Dr James Evans, one of SMTL's health services researchers, has recently had a paper published in Applied Health Economics and Health Policy ("Thopaz+ Portable Digital System for Managing Chest Drains: A NICE Medical Technology Guidance", Evans, J.M., Ray, A., Dale, M. et al. Appl Health Econ Health Policy (2019)).

The work,  undertaken when James was working for CEDAR, assessed the  clinical evidence for Thopaz+, and  showed shorter drainage times and length of hospital stay, lower rates of chest drain re-insertion and higher rates of patient satisfaction when used in patients following pulmonary resection compared to conventional chest drainage. One comparative study of the use of Thopaz+ in patients with spontaneous pneumothorax was identified and showed shorter drainage times and length of hospital stay compared to conventional drainage.

The authors concluded that the use of Thopaz+ in patients following pulmonary resection and patients with pneumothorax led to cost savings compared to conventional drainage. The main driver for cost savings was a reduction in length of hospital stay.


Since the first British Standards for compression hosiery were published in the 1980's, the use of compression garments to treat various clinical complications has changed significantly.  Performance requirements and test parameters which seemed appropriate 33 years ago  are now causing confusion for users of the products and operational difficulties for test houses and manufacturers.

To address these issues a new standard - BS 661210:2018 - has recently been published.  BS 661210 is a revision and merger of three previous standards (BS 6612:1985, BS 7563:1999 and BS 7672:1993) for graduated compression hosiery, anti-embolism hosiery and graduated support hosiery. The BSI Panel took the opportunity of the revision to address inconsistencies in the previous standards, clarifying various test parameters and technical issues,  and producing a  single consistent test method to test both medical and non-medical compression garments.

As well as specifying the test method, the Standard sets out performance requirements  for the compression and stiffness of these devices, and these have been updated to reflect current clinical UK guidance .  A new  informative Rationale Annex (Annex C) has been included to explain the thinking behind most of the major changes in the Standard, and another new Annex (Annex D) explains the variety of classes and compression profiles used in the UK that are referenced in various standards and clinical guidance documents.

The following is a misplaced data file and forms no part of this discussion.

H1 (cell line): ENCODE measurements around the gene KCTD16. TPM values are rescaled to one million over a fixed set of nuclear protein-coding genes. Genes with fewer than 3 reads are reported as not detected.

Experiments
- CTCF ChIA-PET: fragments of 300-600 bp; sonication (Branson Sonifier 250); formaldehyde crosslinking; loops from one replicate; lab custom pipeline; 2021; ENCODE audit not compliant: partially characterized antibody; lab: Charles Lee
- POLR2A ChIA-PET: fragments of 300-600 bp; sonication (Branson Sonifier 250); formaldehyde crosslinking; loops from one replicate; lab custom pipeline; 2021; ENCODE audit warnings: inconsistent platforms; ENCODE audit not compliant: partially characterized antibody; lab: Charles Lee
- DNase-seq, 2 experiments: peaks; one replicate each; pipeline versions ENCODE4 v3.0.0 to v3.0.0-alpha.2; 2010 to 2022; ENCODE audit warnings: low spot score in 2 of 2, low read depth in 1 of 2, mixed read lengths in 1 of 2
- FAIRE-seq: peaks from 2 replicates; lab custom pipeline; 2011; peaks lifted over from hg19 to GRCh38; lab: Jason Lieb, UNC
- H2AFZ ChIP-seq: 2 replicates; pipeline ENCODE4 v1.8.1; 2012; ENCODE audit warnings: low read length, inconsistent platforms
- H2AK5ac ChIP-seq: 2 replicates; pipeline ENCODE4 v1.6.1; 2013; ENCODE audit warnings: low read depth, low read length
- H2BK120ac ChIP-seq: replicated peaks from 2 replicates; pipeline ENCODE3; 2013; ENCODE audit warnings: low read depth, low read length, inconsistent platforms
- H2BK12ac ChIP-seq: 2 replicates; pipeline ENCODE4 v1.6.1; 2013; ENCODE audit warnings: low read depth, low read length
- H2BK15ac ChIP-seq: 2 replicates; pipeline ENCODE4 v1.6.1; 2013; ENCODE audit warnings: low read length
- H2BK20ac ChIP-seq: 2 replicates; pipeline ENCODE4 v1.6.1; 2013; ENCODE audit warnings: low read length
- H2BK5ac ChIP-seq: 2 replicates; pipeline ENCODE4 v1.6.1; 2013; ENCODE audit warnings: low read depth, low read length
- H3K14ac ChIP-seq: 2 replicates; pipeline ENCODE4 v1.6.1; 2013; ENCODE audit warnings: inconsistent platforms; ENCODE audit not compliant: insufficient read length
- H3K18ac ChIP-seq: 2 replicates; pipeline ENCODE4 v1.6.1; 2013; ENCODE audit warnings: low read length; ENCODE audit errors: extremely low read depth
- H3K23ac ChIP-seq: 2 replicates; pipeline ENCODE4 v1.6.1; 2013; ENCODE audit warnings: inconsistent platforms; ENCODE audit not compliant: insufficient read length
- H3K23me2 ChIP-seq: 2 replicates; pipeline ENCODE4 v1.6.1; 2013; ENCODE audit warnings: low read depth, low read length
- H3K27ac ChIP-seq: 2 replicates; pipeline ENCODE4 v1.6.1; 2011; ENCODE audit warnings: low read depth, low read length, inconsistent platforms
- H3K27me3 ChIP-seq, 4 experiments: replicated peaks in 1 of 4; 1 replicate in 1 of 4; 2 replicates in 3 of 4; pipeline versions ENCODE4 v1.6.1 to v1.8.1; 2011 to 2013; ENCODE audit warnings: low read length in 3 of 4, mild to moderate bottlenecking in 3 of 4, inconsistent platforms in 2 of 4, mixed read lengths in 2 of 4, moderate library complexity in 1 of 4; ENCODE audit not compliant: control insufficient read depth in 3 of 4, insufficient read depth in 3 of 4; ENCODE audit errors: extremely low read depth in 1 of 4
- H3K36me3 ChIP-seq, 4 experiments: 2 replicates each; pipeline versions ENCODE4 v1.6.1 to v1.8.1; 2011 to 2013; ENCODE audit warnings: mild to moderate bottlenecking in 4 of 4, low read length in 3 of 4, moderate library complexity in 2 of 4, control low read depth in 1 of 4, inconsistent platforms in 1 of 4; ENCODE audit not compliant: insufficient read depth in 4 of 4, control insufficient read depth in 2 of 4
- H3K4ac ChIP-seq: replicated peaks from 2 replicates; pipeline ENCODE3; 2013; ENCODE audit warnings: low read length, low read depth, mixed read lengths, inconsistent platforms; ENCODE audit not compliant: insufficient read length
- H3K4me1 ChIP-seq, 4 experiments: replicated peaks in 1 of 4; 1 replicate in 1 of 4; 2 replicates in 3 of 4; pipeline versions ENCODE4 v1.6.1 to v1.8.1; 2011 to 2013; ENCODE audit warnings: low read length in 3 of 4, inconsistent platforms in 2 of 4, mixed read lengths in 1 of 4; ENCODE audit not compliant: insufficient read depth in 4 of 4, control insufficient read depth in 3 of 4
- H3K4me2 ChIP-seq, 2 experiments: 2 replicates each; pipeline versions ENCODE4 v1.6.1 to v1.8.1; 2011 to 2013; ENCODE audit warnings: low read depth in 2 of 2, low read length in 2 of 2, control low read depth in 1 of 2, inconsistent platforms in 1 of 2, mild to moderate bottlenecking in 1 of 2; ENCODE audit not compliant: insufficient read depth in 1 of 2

Peter Phillips (Director of SMTL) is chair of BSI committee CH/205/1, under which the Panel operated, and Dr Gavin Hughes (Deputy Director, SMTL) acted as Editor of the standard.

Pete Phillips and James Evans were  invited to the 9th RCSEd All Wales Medical & Dental Student Surgical Research symposium at Margam Orangery in October 2018 to judge poster and oral presentations and to present the SMTL award for best science paper.  

The winner was Jeremy Chan and his colleagues Ren Chet Teh, Jacky Cheng, Pushpinder Sidhu for their poster on "Inappropriate blood tests in cardiac surgery intensive care".

Jeremy and his colleagues demonstrated that £75,000 could be saved in a single CSICU by eliminating unnecessary blood tests, and reducing the risk of anaemia due to iatrogenic blood loss. The poster exhibited three clear aims, a methodology which could be replicated, simple reporting of the results, good discussion of their limitations and a concise set of conclusions.

The photo shows Pete Phillips, Director of SMTL, handing Jeremy his award trophy

A few weeks ago, SMTL hosted  UKAS, the United Kingdom Accreditation Service, for our annual independent inspection.

Over a period of two days, two inspectors asked SMTL staff to undertake a variety of tests, observing whether they complied with our QMS (Quality Management System) and adhered to the requirements of ISO 17025, the international standard for testing labs.